One lady we spoke to had injured her ankle and was pretty far along in her pregnancy. She had a little girl with her and they lived at the top of a hill at the farthest house we visited (about a half hour’s walk from the church for a healthy person). This mother and her daughter still managed to make it to the church most of the days for the programs and on Tuesday for Adoration and Mass. It truly spoke to the hunger these people had for God and what lengths they were willing to go to be spiritually fed. “How far will you go?”

That first evening we had the children’s program, the young adult’s program, and the adult program. I was able to give my testimony to the adults of how God has worked in my life and gotten me to the point where I am today. There was quite a good turnout for all three programs and there seemed to be some pretty good feedback from the villagers afterwards. The next morning we visited five homes and let them know that a priest would be coming that day to bring them the sacraments. That evening I was able to provide the adults with a brief reflection on the Eucharist and the importance of going to confession beforehand. At one point I told them “You have prepared the inside of this church so beautifully for this momentous occasion of Jesus, truly present, coming to us in the Eucharist. Shouldn’t we also prepare and clean our souls to encounter Christ in the Eucharist by going to the sacrament of confession?”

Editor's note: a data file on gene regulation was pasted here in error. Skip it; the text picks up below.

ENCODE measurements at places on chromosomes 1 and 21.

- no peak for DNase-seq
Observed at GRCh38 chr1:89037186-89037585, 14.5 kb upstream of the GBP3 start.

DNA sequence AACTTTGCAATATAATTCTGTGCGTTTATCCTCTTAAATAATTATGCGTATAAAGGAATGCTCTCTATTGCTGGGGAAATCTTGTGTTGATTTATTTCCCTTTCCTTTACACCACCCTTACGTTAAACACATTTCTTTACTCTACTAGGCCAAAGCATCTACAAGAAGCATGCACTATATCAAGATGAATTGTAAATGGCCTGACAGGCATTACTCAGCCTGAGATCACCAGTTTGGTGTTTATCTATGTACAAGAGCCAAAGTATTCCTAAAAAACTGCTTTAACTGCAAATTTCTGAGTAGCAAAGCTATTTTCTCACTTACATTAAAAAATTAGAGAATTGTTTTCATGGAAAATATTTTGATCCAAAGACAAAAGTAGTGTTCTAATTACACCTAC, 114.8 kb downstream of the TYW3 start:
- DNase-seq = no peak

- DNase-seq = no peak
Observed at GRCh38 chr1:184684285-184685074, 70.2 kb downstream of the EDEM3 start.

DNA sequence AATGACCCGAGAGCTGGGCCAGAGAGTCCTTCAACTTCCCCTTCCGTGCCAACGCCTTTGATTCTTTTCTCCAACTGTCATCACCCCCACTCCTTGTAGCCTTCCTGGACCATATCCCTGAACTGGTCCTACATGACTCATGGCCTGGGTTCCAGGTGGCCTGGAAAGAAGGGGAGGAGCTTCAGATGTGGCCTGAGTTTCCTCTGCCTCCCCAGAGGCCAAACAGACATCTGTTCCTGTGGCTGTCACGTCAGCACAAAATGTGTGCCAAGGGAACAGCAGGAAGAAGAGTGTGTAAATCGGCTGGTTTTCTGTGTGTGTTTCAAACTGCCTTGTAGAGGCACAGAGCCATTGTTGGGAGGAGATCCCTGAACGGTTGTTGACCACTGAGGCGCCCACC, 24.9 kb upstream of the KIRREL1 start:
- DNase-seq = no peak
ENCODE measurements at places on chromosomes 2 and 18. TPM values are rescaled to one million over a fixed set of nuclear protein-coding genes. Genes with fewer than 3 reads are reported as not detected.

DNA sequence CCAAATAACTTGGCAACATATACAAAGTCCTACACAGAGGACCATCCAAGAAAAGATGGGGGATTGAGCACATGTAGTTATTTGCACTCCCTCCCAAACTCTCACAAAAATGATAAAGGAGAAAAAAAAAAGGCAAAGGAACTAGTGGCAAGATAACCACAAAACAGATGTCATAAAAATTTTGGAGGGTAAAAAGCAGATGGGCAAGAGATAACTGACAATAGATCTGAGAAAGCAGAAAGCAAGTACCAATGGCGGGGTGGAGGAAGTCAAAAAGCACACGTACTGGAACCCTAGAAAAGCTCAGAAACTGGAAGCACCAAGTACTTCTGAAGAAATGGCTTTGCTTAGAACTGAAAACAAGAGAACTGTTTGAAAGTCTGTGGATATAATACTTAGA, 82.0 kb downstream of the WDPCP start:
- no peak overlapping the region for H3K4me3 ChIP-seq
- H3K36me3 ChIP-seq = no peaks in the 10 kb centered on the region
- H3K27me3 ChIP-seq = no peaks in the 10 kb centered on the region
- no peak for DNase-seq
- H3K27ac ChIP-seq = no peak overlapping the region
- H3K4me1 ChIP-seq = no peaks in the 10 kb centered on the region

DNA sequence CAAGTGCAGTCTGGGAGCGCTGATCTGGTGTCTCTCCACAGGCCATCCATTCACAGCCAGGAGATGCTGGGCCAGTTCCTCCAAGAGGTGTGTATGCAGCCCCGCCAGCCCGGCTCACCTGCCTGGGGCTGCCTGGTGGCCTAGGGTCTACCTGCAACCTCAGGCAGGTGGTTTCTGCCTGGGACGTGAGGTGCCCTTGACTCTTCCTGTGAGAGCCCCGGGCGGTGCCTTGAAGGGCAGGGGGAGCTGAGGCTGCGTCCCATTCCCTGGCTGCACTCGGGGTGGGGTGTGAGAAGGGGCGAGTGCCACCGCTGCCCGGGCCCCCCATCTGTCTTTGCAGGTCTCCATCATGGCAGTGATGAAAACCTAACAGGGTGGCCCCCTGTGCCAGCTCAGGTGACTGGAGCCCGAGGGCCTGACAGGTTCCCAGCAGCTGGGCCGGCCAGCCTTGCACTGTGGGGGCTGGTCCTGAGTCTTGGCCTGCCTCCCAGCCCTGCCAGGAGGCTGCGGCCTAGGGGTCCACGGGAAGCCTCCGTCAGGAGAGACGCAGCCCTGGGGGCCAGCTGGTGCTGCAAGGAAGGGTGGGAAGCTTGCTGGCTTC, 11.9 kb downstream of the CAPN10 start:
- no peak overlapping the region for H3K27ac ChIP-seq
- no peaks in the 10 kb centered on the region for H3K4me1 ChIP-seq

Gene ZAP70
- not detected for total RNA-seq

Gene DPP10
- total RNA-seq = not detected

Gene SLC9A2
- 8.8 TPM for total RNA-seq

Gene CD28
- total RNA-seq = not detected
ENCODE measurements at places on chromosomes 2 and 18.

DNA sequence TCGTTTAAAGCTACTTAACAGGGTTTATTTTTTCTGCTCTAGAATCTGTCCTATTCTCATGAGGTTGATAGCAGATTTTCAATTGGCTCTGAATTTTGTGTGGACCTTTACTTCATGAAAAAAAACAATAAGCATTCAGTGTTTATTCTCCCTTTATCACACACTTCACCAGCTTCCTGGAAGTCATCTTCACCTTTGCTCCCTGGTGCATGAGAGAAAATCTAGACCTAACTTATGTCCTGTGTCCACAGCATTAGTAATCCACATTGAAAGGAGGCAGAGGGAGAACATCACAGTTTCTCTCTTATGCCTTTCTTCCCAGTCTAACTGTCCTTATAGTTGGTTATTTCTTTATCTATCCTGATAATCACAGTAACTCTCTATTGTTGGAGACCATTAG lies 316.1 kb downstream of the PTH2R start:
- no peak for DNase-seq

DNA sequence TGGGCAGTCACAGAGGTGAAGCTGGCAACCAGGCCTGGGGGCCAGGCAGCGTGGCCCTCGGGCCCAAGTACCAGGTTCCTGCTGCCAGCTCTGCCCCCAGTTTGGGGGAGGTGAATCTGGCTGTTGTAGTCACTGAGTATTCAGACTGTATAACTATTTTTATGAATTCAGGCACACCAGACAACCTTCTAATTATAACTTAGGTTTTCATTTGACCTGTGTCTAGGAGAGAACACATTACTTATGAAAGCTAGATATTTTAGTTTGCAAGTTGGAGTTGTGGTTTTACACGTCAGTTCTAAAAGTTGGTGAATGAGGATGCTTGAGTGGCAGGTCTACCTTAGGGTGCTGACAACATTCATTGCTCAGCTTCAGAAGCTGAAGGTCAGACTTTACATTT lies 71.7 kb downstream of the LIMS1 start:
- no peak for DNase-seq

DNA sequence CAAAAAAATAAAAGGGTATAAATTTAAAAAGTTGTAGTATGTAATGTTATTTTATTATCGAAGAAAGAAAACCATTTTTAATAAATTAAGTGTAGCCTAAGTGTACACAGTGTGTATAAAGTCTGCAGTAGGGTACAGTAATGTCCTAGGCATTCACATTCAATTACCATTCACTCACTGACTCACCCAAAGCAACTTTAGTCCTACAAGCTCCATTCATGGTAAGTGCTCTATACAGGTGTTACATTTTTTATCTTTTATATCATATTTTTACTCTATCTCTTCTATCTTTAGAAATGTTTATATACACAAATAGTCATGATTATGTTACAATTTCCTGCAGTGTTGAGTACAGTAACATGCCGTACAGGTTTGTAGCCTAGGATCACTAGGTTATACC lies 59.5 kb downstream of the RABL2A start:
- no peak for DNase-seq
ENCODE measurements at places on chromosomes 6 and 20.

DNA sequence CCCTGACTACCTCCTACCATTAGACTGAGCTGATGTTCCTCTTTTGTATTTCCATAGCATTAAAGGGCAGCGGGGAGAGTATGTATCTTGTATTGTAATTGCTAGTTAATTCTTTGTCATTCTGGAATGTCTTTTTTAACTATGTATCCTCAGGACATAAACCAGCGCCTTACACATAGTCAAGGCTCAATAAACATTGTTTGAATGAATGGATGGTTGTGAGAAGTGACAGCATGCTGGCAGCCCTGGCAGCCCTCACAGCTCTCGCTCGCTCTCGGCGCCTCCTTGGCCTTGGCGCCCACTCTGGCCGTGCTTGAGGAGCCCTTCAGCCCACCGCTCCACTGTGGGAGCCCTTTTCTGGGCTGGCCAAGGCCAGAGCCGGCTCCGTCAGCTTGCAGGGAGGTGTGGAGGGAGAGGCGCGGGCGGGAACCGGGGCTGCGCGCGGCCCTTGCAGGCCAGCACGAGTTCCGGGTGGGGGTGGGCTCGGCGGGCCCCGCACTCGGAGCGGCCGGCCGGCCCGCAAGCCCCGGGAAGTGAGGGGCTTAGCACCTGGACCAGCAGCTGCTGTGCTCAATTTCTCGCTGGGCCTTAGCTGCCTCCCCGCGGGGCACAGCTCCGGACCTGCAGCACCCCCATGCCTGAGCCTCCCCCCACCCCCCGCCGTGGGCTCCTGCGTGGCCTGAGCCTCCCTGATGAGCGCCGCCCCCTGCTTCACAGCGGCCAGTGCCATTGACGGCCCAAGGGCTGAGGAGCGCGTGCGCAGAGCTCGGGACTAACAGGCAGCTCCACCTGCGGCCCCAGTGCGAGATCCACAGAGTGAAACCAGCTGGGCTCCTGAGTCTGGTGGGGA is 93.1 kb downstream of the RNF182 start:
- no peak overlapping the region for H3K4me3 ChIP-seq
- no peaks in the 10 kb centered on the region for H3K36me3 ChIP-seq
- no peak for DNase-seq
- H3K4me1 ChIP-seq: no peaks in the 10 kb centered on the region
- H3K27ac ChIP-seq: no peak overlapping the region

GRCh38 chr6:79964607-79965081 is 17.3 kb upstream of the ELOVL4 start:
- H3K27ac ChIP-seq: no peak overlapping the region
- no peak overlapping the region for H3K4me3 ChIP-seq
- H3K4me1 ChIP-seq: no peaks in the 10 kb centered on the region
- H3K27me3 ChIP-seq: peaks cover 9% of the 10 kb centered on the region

The evening was beautiful as many people experienced Eucharistic Adoration and the sacraments for the first time (or the first time in years). They showed great reverence to the Blessed Sacrament and the children eagerly followed along during the Mass. It was a packed house and joy was clearly in the air. Afterwards we had dinner and reflected on the graces and the struggles of the day as a group. Fr. Jose Maria was the inspirational Franciscan priest who had been going from village to village that week surviving on four hours of sleep each night. He had been attacked by bed bugs one night and usually had a splitting headache every night. (“How far will you go?”) He had spent the whole day serving others, but he still radiated a deep sense of joy and peace. At one point he left our dinner table and prayed Night Prayer by flashlight with a crowd of children who were waiting around after Mass. Father’s memorable witness was a great inspiration to us and the sacraments he was able to provide us with gave us the strength to continue.